Andrew Spang knows his band students at Folly Quarter Middle School do not always listen to him. That's why he was looking forward to last week's countywide orchestra adjudication, where student orchestras perform for independent judges.
"Sometimes they'll say things in just the right way," said Spang, director of bands at Folly Quarter and the Maryland Music Educators Association Outstanding Music Teacher for 2007-2008. He said that judges make comments on a performance and "they'll word it differently, so that it strikes home" with students.
Folly Quarter's Chamber Symphony was among 31 musical ensembles performing at the three-day orchestra adjudications last week at Marriotts Ridge High School.
The adjudications have been held for almost 20 years. They began as a one-day event, with smaller schools combining orchestras.
Robert White, the school system's instructional facilitator for music, said that the growth of music programs in elementary and middle schools has filtered into county high schools. During the past three years, every middle and high school in the county has sent an orchestra to the adjudications. To accommodate them, the judging takes place over three days.
White said the event's "primary function is, it's really an assessment" similar to the Maryland School Assessment tests for academics. "I get to see all the teachers and their work, even if it's just a snapshot [of] them working with kids."
As the host school, Marriotts Ridge gave each group of musicians a student guide. Sophomore Greg Townsend - who plays tuba - listened to the Folly Quarter ensemble warm up. He sat in the back of the rehearsal room with his walkie-talkie, waiting for the cue that Folly Quarter could take the stage.
Each group opened with a warm-up piece. Folly Quarter performed Haydn's Surprise Symphony No. 94. The judges sat in a roped-off section in the auditorium, recording comments on tape during each performance.
Franz Reinhardt, a retired orchestra director from Baltimore County public schools, has been judging orchestras for about 20 years. As a judge, he said, "You can offer some support, maybe some new approaches. ... You can share your experiences with some younger teachers."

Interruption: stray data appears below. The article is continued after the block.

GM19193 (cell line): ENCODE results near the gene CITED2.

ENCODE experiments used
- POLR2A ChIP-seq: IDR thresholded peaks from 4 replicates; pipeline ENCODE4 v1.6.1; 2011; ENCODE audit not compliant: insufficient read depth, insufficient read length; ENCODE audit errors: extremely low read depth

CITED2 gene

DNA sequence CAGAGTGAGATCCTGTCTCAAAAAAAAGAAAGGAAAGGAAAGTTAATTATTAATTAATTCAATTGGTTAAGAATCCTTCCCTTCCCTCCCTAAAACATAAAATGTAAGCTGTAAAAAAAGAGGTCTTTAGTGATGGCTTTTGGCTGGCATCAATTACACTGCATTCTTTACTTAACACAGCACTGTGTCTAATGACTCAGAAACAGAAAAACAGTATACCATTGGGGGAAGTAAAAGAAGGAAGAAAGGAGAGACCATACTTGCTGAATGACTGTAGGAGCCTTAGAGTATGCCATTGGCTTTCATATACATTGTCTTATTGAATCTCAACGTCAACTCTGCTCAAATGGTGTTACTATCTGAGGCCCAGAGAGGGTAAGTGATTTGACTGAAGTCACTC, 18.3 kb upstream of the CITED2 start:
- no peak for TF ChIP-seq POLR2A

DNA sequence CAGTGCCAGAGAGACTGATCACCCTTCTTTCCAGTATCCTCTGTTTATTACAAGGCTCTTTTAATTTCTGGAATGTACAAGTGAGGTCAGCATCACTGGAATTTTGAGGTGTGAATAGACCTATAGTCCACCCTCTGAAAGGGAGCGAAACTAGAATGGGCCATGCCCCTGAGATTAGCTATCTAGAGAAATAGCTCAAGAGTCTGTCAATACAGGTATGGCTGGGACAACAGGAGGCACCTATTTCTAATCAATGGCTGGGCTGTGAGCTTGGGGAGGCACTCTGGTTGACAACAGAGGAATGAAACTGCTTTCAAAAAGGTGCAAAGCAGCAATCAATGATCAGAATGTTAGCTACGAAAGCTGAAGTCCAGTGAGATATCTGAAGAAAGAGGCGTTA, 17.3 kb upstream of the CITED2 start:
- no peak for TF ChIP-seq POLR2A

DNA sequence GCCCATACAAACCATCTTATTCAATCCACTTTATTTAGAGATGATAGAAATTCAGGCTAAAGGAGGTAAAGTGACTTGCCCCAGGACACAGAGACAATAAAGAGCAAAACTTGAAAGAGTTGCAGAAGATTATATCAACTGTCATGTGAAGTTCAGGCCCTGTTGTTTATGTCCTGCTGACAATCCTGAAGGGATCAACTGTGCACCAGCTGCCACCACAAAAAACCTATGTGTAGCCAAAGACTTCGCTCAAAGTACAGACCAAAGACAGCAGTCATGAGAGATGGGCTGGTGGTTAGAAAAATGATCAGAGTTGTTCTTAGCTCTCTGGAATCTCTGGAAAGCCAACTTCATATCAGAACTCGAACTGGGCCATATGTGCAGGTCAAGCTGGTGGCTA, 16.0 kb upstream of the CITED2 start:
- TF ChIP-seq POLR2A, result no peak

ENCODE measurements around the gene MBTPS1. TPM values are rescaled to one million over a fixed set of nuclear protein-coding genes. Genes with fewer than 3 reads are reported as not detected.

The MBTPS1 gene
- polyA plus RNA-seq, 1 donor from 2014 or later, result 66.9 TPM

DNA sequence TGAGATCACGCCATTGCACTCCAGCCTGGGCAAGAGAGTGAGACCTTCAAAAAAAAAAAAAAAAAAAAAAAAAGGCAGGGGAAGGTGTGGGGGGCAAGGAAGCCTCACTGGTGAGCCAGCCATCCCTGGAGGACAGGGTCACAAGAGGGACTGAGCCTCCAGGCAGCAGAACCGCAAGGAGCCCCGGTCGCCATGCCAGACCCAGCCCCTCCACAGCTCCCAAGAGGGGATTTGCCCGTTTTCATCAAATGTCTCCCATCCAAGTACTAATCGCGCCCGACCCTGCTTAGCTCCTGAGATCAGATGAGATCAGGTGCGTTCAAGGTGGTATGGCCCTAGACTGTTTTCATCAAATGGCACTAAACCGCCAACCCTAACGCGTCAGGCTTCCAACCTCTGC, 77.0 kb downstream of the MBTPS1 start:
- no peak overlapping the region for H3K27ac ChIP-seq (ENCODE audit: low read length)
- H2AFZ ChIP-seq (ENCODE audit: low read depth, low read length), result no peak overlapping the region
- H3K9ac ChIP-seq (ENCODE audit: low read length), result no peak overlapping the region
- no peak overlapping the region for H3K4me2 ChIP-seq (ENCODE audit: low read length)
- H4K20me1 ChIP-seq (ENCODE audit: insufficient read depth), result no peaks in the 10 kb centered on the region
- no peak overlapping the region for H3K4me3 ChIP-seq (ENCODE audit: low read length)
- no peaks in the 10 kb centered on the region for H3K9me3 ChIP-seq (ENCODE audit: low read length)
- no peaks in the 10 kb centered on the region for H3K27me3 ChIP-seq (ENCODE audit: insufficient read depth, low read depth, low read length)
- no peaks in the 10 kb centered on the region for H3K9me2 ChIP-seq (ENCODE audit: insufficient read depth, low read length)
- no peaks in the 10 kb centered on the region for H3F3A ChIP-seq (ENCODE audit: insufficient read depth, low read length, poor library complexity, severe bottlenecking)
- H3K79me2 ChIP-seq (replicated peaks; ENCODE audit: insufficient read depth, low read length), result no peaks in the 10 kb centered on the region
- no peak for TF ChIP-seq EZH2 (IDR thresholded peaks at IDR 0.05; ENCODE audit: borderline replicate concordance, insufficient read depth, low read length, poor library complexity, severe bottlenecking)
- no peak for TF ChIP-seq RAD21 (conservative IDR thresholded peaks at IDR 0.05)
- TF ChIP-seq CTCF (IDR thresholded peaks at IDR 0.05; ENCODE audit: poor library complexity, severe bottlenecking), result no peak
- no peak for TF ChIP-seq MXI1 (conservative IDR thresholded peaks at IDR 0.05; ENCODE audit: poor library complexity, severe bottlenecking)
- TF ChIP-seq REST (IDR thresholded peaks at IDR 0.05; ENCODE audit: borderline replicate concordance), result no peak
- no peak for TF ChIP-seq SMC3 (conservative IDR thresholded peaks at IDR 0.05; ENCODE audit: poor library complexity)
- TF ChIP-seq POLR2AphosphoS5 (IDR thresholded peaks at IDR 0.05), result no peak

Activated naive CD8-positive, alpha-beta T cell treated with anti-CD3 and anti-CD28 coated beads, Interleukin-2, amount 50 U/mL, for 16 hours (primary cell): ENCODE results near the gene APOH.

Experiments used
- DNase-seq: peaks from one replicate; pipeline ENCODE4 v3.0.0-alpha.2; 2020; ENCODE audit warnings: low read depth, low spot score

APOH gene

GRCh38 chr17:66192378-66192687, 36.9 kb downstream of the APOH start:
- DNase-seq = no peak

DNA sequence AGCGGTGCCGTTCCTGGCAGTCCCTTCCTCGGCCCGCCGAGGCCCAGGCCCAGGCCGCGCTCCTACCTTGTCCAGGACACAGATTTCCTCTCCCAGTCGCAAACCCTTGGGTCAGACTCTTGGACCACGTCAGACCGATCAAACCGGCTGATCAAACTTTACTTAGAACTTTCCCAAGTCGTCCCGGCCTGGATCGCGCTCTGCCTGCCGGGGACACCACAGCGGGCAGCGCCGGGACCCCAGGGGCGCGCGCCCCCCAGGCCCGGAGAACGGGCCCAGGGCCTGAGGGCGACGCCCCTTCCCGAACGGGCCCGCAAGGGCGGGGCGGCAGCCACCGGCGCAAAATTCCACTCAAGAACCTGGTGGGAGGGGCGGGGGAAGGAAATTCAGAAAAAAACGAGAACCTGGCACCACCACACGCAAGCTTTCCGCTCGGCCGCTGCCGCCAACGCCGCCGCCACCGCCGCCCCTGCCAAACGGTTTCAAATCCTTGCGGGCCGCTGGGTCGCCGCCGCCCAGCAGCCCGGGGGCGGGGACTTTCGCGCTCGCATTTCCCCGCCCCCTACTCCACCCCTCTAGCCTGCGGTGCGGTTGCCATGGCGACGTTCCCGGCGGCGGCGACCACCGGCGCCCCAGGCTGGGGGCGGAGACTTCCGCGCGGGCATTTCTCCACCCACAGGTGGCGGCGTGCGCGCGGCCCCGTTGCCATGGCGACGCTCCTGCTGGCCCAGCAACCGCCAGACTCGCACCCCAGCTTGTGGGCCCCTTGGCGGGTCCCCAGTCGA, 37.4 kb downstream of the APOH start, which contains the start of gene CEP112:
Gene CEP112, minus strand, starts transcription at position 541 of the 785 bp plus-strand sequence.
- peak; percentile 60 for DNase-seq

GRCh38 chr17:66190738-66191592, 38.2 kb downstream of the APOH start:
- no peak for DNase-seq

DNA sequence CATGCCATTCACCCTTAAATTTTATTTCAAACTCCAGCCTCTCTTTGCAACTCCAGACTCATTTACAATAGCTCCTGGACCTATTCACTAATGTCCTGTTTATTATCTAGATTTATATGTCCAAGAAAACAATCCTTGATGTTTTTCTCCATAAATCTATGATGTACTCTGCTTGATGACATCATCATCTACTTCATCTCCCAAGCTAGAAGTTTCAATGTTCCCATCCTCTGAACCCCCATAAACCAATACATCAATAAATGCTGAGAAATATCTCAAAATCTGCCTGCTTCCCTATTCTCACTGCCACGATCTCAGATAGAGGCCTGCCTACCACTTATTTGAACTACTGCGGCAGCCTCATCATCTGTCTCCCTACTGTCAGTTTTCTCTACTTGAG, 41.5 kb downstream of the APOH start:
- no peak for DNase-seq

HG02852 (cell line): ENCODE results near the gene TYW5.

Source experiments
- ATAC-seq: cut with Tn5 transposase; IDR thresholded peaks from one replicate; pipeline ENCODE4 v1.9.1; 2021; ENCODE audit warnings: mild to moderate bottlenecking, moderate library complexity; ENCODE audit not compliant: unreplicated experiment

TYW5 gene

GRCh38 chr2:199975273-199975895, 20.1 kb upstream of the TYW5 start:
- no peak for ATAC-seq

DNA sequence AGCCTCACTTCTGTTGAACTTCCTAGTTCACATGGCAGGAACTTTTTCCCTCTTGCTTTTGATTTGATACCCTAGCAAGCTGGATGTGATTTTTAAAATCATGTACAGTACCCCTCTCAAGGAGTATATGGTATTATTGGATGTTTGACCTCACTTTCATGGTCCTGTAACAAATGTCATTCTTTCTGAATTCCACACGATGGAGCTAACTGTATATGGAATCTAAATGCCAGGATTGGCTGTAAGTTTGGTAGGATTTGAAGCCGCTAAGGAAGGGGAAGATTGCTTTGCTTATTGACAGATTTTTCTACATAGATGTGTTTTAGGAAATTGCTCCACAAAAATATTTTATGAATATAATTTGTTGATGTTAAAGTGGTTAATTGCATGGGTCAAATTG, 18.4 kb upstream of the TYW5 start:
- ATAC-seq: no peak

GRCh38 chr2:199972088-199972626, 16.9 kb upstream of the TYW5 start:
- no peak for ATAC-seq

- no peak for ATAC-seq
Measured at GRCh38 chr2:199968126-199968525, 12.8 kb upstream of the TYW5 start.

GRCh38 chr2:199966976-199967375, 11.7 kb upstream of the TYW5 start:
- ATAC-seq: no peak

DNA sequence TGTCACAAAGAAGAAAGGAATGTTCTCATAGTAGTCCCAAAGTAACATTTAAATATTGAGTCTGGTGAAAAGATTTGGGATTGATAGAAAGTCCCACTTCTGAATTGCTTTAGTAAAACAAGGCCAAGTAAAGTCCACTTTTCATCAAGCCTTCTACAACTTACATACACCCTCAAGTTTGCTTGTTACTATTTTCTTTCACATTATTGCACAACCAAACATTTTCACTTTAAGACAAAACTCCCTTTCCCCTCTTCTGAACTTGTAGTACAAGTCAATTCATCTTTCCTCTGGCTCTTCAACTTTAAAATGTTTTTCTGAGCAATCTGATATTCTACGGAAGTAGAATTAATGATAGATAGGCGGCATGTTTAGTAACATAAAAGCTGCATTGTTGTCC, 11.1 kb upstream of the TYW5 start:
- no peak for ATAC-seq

The judges assess in seven areas, including tone, intonation and musical interpretation. "Are they playing in such a way that Mozart sounds like Mozart?" Reinhardt said. "The main thing is to encourage the students. What I try to do is be very supportive in my comments ... so that they want to come back."
Spang plans to post the judges' written comments at Folly Quarter so students, parents and teachers can read them.
"We spend several lessons playing the comment recording back, where the kids will have their music in front of them ... pencils in hand," Spang said.
The recordings are particularly helpful because students can hear the orchestra in the background as the judges make suggestions. Because they are not performing while they listen to the tapes, students' "ears are more open to what the judges are talking about," Spang said.
Spang said the adjudications give him and students a chance to hear other musicians and their teachers. "It's wonderful in Howard County because there are so many top notch teachers that it really doesn't allow you to get complacent. You always have to strive to really push your kids," he said.
Spang, a former private music teacher and faculty member at what is now McDaniel College, has been teaching in Howard County for nine years. A fellow music teacher submitted his name for the Maryland Music Educators Association award. Parents and colleagues wrote recommendation letters and "collected a lot of artifacts from my teaching, from my performing career, from my composing and arranging career," Spang said. "It's very moving to read, to be reminded of how much of an impact you have on people."
Patrick Walls is the orchestra director at Folly Quarter and co-conducts the school's chamber symphony with Spang. He said Spang is "very deserving" of the MMEA award. "He does so much. Every day there's something going" with after-school music programs.
Folly Quarter band parent Betsy Brown said her two children "really like his humor and they like the challenge, because he does create a challenge. ... He keeps raising the bar and the students keep meeting it. It's amazing."
After the performance last week, Spang learned that his students earned an "I" - the top rating - from all three judges.
Said White: "What we find in the arts is ... it's hard fun. When you have that hard work, but it's fun, then you're doing the right thing."
Here are the dates for coming county music adjudications:
Tuesday, Wednesday: Howard County middle school band adjudication, Hammond High School.
April 4-5: Howard County high school band adjudication, Glenelg High School.
April 9-10: Howard County middle and high school concert choir adjudication, Howard High School.